Tips for an eco-friendly Christmas
As a society, we’ve never been more aware of our impact on the planet and the importance of taking eco-friendly measures where we can.
While the festive season is one of joy and love spent with family, it can also be a time of consumption.
From decorations to gifts to Christmas meals, here are a few tips to help you have a more eco-friendly Christmas in 2019.
Try homemade gifts
Making gifts is a great way to give a thoughtful and inexpensive gift and are a more environmentally friendly option, too. Knitting a sweater, making your own extracts and baked goods and focusing on experiences rather than things can all help you create a more eco-conscious Christmas.
Recycle wrapping paper
Wrapping with fabric, newspaper and recycled wrapping paper can all help reduce the amount of waste created on Christmas morning. For more recyclable tips that are still stylish, see our article here.
By a sustainable tree
For many families, having a Christmas tree is an important part of the season that simply can’t be skipped. While it’s not the most environmentally-friendly, there are things you can do to minimise waste this season. First, purchase locally and if possible choose trees that have been sourced from a farm in your region to reduce the size of the tree’s carbon footprint. The soil association has some great tips about how to responsibly source a Christmas tree.
Avoid plastic toys
If you’re purchasing gifts and toys for grandchildren, one thing you can do to make your family Christmas more sustainable is to avoid purchasing cheap plastic toys that will quickly end up in landfill. Shopping for items from a local charity shop is a great way to do some up-cycling, while many modern toymakers are using other materials – like wood – to create beautiful toys that children love and also have the benefit of not hurting the planet.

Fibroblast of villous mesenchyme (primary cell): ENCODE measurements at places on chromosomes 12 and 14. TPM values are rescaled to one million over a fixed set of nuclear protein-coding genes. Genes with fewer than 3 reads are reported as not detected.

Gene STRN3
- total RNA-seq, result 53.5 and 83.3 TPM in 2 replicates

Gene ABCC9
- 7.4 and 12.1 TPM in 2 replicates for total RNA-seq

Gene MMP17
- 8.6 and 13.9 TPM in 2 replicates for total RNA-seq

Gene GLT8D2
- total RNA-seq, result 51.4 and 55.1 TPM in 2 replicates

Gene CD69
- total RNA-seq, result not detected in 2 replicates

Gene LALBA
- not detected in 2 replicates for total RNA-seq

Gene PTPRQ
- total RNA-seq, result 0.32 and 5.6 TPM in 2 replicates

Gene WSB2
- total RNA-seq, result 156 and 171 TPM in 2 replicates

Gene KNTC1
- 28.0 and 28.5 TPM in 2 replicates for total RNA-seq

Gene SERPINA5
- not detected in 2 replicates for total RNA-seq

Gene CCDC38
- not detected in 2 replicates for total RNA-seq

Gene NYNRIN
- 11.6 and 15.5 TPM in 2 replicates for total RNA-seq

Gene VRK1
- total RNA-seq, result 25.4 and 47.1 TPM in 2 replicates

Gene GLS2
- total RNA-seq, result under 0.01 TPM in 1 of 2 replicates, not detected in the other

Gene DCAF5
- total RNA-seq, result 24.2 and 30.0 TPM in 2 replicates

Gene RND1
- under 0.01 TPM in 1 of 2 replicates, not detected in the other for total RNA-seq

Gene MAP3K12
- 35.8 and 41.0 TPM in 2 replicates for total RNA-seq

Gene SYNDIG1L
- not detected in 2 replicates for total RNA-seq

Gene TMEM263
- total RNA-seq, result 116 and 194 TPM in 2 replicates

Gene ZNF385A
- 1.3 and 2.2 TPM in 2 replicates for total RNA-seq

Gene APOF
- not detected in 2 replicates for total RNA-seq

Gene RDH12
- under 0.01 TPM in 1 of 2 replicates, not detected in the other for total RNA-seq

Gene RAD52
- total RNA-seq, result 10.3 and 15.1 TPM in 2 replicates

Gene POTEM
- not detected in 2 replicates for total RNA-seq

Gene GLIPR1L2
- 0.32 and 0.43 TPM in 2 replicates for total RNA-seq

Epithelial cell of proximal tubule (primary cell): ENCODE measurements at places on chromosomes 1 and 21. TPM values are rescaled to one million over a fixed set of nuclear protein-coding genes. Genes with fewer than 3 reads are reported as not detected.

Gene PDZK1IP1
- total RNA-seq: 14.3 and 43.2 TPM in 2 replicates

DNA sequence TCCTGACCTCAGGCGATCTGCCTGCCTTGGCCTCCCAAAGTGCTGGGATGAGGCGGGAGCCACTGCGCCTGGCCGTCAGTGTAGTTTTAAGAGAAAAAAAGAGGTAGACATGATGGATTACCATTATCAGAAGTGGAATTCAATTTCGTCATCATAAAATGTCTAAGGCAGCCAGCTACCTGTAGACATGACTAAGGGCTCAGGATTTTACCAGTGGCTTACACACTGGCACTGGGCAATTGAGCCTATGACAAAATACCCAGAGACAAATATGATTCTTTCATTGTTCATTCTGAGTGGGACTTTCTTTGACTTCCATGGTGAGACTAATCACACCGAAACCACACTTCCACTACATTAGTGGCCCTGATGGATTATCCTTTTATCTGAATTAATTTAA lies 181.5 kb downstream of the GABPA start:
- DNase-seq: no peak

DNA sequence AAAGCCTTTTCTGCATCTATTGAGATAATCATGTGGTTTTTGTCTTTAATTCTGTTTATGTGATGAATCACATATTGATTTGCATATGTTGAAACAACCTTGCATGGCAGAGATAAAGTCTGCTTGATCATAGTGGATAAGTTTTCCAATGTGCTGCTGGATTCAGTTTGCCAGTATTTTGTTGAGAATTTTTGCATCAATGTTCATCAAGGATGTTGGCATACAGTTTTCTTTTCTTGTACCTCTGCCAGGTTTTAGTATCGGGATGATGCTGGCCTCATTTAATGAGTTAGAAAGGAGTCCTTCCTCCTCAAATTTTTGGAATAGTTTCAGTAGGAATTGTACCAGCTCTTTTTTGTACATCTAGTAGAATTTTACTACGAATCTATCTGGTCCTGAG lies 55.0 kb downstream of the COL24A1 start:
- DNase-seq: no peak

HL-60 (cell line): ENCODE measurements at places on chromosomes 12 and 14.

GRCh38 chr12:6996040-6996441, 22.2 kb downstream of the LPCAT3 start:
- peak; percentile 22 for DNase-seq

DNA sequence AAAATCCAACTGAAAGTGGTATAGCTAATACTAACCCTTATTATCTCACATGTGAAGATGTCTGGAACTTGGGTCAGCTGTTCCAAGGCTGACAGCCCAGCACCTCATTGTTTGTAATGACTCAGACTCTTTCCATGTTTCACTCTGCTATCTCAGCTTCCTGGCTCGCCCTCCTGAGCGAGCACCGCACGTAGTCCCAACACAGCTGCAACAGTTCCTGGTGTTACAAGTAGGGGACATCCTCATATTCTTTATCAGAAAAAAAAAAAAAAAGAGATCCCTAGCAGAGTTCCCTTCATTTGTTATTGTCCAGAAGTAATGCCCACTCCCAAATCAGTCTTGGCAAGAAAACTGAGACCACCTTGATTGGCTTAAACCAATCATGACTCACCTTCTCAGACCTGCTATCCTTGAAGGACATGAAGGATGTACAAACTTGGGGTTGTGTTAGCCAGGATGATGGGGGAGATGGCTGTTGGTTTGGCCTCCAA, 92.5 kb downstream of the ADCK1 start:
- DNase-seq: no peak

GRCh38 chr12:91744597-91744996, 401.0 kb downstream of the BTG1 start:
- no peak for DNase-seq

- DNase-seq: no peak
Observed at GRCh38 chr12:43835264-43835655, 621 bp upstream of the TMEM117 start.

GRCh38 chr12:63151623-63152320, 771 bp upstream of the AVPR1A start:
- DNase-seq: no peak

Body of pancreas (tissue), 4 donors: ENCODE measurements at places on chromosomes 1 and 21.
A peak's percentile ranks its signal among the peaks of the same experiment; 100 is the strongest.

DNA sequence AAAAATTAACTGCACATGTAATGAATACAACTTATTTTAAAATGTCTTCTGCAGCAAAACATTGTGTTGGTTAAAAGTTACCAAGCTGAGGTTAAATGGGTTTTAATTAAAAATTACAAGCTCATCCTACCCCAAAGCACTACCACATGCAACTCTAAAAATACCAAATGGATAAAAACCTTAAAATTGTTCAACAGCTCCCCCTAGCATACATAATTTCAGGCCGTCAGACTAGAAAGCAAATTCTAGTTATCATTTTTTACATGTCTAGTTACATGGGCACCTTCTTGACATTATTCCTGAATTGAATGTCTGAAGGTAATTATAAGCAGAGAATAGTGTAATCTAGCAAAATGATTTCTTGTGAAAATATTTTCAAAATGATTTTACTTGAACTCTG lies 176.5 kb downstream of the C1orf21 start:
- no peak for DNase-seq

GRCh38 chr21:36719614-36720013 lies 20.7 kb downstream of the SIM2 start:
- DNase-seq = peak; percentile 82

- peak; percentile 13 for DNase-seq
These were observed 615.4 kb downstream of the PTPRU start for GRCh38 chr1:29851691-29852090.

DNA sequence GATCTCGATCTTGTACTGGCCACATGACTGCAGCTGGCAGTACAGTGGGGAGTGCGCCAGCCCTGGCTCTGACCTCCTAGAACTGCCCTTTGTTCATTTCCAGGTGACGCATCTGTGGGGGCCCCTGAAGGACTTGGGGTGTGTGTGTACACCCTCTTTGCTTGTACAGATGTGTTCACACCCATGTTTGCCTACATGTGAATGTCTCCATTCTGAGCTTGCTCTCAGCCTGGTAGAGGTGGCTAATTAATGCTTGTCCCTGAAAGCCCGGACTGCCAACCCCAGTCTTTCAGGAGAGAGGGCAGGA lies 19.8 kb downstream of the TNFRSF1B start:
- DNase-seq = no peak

Get a free-range turkey
If you serve turkey or another meat for Christmas lunch, consider getting an organic, free-range bird from your local butcher. Most butchers are supplied by farms in the region rather than large factory farms. Speak to your butcher and ask questions about what the most eco-conscious options are.
Swap tinsel for natural foliage
Glitter and tinsel is a hallmark of the festive season, but is very bad for our oceans – glitter and tinsel is often made from plastic and eventually ends up being eaten by small animals or floating in the ocean. Instead, why not try creating atmosphere with foliage from your local garden or park. It looks beautiful, smells good, and is less harmful to the environment.
Plan meals carefully
Food waste is common during the festive period. One simple thing you can do to avoid it is plan meals carefully and purchase only what you need. It has the benefit of helping your bank balance, too!
Do you have any tips for an eco-friendly Christmas? Share your wisdom in the comments below.
Rachel - Silversurfers Assistant Editor
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